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Chris Blocker

Literary snobbery and other thoughts by Chris Blocker

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History of Wolves
Emily Fridlund
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Jennie Melamed

Atonement: A Novel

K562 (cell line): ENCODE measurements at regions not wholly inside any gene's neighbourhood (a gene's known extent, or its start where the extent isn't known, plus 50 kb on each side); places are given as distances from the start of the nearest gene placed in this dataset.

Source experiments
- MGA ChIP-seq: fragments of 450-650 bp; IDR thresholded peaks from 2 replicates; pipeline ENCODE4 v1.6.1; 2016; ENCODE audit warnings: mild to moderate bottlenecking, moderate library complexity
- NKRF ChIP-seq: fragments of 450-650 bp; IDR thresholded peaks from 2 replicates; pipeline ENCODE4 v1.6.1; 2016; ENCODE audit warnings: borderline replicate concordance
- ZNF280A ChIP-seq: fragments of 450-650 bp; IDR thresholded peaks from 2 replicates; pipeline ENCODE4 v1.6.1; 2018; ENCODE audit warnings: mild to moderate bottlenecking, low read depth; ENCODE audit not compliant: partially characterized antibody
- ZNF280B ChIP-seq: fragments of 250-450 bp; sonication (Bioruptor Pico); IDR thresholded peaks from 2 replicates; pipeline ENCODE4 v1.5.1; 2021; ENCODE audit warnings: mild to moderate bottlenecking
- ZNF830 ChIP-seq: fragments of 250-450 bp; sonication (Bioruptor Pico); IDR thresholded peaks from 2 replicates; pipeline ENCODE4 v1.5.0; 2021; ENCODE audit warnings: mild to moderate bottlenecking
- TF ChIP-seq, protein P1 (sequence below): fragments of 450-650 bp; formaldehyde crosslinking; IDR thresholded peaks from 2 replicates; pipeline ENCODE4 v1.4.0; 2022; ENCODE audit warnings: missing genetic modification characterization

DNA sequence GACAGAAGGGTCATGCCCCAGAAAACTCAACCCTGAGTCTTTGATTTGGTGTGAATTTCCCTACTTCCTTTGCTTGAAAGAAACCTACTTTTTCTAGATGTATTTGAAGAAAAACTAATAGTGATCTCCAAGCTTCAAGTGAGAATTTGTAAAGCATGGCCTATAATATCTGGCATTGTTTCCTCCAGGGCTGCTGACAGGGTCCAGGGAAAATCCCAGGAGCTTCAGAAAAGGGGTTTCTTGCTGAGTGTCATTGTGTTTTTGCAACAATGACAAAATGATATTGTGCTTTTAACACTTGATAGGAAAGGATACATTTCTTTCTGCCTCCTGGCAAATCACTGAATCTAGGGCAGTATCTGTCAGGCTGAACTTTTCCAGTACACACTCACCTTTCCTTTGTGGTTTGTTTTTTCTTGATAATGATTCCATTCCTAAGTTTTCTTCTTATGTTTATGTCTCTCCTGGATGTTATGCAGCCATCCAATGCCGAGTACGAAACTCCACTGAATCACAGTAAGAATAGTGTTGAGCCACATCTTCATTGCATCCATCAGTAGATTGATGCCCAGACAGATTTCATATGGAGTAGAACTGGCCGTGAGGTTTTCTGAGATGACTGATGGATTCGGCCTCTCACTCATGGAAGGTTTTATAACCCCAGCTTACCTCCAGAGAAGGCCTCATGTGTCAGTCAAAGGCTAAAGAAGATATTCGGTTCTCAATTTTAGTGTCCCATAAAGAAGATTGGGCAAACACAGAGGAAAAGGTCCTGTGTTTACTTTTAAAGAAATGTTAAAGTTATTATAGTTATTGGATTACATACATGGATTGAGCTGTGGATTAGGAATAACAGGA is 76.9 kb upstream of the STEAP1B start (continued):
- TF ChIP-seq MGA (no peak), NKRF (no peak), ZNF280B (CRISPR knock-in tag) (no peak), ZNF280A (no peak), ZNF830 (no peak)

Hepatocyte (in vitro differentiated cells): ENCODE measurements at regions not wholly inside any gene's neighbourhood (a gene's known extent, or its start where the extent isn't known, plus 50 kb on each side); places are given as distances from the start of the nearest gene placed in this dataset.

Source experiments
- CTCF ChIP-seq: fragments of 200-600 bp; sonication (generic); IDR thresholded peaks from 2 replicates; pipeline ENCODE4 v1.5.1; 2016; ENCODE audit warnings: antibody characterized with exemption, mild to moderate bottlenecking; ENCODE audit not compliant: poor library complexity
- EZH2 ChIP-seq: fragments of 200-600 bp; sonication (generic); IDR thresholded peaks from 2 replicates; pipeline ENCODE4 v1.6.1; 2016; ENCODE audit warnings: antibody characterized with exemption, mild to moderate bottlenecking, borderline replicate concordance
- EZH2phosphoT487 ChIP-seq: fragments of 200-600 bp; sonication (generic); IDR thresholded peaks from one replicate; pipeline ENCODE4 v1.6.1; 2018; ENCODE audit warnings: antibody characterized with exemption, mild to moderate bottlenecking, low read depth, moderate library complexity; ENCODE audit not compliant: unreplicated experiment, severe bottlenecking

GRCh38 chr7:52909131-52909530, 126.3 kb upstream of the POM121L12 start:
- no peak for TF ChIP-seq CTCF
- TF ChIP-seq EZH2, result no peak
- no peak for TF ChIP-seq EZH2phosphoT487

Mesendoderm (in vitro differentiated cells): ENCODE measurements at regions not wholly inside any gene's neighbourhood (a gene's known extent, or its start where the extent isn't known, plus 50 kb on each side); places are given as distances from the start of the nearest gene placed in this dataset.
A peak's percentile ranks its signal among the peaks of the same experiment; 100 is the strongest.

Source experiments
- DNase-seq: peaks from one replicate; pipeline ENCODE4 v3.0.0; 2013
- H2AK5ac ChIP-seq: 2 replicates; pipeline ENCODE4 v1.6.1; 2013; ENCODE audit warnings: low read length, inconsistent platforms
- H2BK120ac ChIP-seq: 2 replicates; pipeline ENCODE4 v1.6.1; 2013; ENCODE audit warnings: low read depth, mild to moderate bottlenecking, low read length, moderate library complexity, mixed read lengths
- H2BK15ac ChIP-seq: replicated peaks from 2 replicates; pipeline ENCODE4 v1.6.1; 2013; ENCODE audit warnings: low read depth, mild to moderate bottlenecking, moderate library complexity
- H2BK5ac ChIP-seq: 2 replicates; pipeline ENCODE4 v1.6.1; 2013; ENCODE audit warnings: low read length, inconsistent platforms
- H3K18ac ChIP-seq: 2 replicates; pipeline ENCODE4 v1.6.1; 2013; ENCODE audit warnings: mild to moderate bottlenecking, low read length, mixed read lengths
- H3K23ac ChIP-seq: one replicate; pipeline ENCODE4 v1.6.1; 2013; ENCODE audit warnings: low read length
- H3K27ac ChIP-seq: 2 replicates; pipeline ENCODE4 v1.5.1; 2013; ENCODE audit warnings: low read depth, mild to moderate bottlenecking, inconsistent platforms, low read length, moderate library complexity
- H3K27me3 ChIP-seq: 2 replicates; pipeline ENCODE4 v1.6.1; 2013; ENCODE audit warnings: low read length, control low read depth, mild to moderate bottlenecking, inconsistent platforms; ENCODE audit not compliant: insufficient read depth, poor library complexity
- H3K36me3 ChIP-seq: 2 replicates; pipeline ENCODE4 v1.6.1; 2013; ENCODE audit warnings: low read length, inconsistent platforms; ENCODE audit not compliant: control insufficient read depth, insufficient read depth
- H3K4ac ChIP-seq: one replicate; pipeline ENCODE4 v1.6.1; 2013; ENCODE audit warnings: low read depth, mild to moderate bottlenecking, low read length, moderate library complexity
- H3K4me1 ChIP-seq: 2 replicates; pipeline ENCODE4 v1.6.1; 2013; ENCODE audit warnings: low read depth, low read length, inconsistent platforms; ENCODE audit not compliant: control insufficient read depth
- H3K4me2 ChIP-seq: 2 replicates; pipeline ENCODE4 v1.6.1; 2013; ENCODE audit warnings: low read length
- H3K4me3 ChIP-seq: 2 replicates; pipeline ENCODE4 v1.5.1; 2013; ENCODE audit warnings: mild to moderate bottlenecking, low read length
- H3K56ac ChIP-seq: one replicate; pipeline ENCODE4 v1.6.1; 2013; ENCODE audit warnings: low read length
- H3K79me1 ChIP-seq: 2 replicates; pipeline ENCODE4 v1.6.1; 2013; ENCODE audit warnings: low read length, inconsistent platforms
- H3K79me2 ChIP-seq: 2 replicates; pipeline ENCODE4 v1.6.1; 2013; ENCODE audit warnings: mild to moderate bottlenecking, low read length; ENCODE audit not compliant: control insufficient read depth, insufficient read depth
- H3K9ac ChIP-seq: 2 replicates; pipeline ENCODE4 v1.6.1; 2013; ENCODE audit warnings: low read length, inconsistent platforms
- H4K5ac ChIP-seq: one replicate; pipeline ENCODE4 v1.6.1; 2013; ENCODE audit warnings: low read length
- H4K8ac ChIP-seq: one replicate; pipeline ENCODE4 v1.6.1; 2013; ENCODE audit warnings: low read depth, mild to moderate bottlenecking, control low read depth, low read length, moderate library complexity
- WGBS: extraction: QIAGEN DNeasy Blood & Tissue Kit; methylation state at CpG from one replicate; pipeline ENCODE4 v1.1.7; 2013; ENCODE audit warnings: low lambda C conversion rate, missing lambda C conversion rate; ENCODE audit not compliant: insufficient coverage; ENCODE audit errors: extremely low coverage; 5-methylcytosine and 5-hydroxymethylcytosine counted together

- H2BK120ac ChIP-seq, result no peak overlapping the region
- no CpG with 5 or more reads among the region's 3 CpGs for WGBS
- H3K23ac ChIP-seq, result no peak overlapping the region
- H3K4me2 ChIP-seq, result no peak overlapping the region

Atonement - Ian McEwan Review from The Literary SnobOpenly, I admit that I belong to the faction of those who make every attempt to read the book before watching a film adaptation. I will not go so far as to say that every film is worse than the book it attempts to reenact — personally, I thought both adaptations of Roald Dahl’s Charlie and the Chocolate Factory were an improvement — but, even with the expectation that a movie will not compare with its predecessor, I vehemently avoid watching a film adaptation of a book I have not yet read. There are many benefits to taking this approach, but I learned a new one with my most recent read: It can lead you to a amazing book you wouldn’t have read otherwise.I had no interest in reading Ian McEwan’s Atonement. From a distance, his novels seemed to hold some promise, but nothing about them demanded my immediate attention. And with a bookshelf filled with titles that beg for me to open their covers, any book that ask for less is not likely to appear in my Goodreads account. What changed my mind was Keira Knightley. Like her “twin” Winona Ryder, I’ve been impressed with how Knightley can make a great literary character seem so real — that’s not to say that the film isn’t outright atrocious (Ryder’s Jo March was amazing, but 1994’s Little Women was a horrible adaptation). So, I decided that if I was going to see the film, I had to make it through the book.As I began, I was worried that I may be wading through little more than a world of Austenesque British romantic realism and childhood plays for 351 pages; quickly, however, I was being swept up into a child’s imagination and an intrigue that could lead in many different directions. Centering largely on inventive 13-year-old Briony Tallis, perception becomes reality as adult actions are misconstrued. What results is an innocent man being punished and a young love affair being torn apart. The story moves quickly as one scene is played out in many different perspectives and vantage points. It is further propelled by the underlying sense throughout that something is out of place, a feeling that is confirmed in the book’s final pages.From the British countryside to war-torn France and the streets of London, McEwan excels in his descriptive settings. He more than succeeds in creating a novel which embraces scenes equally lush and inviting as they are repulsive and haunting. Some readers will find the first half of the novel, which embodies the lush, multiple perspective portion of the text, to be somewhat tedious; and I wouldn’t completely disagree with this statement. Upon completing the work in its entirety, however, I believe I had felt enough excitement and couldn’t imagine a beginning that better set the mood for the rest.McEwan does an amazing job in developing Briony from a girl most would find annoying, if not outright repulsive, to an young woman whom we feel sympathy toward as she realizes how badly she has hurt two of the people most dear to her. Unfortunately, the characters of Atonement are not all so perfectly written. Without much back story, it is unclear why many of the lead characters make the choices they do. I found the young couple, comprised of Briony’s sister Cecelia and hired hand Robbie, to lack a certain believability. Their actions were effective in propelling the novel forward with images of romance and heroism, and this seemed to be their purpose, but I had hoped to find some deeper meaning. What is it in Cecelia that convinces her so quickly that Robbie is the one? Why are they so sexually charged on their first meeting? Why is Robbie so sympathetic on the battlefield? It wasn’t Robbie or Cecelia that I cared for, it was the idea of the rudimentary love they shared and the driving force for hope. This lack of depth in these primary characters seemed out-of-place in a novel that so effectively weaves a psychological web that it was impossible for me to not become tangled up in it.Through it all, I believe Atonement effectively makes its point. Perception and imagination are the creation of the author, the one who can and will play God — this is the separation of fiction and reality. Which left me asking, which of the two is more real? Which the more powerful?Despite its couple of setbacks, I consider this novel great enough to be placed amongst my list of favorites.